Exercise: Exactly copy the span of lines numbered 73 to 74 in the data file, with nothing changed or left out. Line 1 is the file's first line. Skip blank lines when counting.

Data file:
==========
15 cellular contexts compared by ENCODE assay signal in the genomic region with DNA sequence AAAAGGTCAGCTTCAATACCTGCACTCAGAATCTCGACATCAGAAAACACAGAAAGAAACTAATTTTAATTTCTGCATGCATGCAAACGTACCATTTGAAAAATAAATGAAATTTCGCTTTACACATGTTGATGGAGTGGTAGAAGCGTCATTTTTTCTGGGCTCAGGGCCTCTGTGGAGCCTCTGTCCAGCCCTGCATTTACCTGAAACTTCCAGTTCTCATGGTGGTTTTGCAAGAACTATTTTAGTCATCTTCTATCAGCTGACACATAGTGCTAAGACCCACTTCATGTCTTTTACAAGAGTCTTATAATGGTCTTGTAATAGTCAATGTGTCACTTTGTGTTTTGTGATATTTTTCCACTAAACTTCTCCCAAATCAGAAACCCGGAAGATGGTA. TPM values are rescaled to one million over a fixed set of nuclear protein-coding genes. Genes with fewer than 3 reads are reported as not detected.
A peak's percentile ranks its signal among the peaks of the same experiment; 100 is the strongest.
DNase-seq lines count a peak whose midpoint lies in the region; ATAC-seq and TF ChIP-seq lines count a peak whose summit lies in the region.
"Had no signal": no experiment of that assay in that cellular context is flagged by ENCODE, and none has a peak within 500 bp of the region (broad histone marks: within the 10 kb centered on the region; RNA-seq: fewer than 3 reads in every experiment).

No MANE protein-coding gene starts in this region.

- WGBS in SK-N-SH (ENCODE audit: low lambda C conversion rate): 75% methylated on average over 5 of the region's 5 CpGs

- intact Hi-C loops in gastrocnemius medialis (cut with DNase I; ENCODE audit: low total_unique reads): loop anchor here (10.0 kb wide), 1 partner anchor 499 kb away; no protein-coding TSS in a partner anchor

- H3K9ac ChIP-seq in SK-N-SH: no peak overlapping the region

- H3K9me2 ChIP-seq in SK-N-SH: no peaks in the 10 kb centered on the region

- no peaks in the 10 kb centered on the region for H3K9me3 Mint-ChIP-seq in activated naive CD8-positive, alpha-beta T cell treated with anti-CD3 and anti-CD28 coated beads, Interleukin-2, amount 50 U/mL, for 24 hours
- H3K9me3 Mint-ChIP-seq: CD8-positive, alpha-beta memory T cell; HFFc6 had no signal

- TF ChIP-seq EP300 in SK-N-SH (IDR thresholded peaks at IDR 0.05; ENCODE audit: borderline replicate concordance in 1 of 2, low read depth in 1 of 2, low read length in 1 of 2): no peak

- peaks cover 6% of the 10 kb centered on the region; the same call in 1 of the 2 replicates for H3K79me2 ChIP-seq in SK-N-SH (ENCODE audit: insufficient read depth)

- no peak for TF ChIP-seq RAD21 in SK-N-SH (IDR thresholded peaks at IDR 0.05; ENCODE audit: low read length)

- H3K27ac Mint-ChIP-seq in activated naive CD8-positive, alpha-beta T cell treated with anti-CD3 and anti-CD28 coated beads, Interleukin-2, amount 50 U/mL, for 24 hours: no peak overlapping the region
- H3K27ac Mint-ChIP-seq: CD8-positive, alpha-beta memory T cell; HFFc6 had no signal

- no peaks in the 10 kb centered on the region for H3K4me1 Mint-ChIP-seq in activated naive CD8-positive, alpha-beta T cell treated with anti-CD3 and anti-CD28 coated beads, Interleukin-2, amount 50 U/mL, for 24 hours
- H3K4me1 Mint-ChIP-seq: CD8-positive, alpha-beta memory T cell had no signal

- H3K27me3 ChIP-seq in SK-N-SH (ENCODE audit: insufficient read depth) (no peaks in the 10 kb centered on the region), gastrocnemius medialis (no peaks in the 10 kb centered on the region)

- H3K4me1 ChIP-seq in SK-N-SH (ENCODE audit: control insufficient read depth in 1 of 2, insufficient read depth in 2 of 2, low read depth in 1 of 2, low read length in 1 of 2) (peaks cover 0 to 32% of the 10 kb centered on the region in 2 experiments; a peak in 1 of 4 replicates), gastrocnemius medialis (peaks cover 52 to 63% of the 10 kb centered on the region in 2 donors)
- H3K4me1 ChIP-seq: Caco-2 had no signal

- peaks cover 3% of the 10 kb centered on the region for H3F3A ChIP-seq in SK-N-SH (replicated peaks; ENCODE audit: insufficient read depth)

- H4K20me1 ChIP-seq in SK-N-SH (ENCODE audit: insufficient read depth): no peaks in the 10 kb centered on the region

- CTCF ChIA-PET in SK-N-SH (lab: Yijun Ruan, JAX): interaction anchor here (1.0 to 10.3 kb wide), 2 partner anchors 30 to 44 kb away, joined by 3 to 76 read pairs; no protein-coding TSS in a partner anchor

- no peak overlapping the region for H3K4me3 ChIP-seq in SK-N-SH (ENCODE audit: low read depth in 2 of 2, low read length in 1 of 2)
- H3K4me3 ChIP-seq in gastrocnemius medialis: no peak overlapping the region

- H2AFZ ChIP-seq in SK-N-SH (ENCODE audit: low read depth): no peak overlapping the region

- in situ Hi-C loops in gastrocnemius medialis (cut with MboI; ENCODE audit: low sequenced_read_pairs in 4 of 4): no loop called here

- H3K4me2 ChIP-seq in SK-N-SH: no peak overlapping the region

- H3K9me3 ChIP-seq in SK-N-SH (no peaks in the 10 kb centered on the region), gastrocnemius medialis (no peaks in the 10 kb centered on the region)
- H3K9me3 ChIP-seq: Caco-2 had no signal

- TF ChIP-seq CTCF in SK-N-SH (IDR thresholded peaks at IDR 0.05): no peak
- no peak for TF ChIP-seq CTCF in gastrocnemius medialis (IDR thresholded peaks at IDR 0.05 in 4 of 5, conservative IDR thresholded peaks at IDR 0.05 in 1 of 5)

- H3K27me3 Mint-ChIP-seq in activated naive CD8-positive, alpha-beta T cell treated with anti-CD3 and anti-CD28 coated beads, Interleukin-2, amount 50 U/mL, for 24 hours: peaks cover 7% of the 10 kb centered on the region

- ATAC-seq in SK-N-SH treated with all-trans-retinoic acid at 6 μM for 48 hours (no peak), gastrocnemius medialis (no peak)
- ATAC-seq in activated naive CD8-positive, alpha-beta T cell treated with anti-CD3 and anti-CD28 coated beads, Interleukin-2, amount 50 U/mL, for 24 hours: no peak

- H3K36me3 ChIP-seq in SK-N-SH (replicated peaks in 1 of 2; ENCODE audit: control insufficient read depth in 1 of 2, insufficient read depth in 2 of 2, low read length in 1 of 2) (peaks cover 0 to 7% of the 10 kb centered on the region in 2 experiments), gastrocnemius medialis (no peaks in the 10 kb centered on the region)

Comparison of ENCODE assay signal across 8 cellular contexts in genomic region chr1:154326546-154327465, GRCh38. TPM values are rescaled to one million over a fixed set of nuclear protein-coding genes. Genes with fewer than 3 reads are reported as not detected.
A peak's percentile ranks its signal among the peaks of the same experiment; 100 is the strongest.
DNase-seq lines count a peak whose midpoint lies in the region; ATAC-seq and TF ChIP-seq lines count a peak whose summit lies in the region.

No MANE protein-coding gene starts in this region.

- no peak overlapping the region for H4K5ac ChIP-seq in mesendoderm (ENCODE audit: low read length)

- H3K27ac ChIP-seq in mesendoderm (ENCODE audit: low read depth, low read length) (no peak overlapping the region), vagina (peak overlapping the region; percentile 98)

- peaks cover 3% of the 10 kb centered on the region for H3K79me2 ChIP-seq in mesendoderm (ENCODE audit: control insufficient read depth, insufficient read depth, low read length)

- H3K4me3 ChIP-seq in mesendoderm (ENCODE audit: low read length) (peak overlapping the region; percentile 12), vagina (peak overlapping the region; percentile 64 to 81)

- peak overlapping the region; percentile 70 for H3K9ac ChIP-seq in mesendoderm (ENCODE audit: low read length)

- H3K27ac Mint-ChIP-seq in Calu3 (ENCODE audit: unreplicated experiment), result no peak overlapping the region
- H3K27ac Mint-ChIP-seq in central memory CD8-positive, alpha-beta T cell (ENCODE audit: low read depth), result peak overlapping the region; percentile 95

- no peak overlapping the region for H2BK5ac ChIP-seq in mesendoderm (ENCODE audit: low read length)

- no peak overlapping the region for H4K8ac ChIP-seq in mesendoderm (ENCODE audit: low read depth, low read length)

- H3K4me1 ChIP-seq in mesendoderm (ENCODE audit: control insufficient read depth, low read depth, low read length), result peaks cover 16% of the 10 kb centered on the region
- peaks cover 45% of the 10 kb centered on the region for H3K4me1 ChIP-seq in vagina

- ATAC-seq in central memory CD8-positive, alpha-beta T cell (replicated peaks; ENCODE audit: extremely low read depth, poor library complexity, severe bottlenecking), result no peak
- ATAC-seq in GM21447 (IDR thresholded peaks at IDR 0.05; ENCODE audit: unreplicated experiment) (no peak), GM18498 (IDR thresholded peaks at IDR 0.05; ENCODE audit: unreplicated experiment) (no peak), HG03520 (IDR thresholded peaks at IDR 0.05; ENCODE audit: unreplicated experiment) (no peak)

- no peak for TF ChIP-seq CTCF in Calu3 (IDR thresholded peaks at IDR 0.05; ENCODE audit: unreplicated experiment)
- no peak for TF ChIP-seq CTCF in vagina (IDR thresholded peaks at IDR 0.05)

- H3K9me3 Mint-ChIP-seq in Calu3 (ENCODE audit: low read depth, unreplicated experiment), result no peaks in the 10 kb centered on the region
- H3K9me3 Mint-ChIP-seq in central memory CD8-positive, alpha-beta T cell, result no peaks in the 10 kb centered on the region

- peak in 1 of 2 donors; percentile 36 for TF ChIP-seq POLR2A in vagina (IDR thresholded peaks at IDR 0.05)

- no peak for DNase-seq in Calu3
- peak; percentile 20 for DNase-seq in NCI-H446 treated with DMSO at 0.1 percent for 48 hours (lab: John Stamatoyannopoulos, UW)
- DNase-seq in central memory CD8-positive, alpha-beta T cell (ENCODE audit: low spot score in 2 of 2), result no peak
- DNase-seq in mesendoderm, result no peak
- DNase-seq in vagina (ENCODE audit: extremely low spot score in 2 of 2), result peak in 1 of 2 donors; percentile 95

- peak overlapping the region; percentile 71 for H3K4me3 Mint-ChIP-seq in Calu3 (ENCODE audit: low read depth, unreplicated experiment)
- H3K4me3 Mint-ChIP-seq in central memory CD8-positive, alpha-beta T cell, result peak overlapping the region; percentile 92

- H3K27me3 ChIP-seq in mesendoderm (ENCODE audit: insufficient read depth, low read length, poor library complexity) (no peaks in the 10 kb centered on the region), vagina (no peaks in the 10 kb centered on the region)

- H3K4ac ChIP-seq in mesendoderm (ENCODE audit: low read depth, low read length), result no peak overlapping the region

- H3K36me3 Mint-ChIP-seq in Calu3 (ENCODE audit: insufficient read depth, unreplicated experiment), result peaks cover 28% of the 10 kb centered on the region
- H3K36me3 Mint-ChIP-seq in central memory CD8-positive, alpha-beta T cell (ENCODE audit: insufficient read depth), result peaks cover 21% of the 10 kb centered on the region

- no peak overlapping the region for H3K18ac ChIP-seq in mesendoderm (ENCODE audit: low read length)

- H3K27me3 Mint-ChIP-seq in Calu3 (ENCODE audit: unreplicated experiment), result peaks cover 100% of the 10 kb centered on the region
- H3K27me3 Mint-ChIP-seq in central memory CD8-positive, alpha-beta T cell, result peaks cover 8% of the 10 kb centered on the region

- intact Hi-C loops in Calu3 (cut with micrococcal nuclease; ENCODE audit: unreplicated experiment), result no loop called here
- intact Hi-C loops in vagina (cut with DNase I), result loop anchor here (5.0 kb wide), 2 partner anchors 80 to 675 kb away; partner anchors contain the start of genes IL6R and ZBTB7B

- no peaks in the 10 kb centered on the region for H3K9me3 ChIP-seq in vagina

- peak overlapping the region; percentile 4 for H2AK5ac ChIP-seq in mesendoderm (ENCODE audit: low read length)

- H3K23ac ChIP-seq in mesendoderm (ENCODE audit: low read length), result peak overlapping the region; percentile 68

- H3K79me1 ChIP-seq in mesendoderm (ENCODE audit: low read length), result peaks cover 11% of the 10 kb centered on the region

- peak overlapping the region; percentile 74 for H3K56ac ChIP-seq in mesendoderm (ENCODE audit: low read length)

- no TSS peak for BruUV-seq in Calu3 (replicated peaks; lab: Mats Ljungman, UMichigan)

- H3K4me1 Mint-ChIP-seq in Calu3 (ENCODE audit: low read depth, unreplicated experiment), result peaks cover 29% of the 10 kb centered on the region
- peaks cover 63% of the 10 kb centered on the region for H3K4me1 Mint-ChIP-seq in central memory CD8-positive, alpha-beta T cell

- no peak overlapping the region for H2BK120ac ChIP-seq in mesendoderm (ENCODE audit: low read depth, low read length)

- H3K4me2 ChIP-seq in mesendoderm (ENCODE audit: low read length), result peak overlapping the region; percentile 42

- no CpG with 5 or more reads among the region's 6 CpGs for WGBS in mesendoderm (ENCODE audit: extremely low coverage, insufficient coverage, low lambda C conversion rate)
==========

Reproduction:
- H3K27me3 Mint-ChIP-seq in central memory CD8-positive, alpha-beta T cell, result peaks cover 8% of the 10 kb centered on the region

- intact Hi-C loops in Calu3 (cut with micrococcal nuclease; ENCODE audit: unreplicated experiment), result no loop called here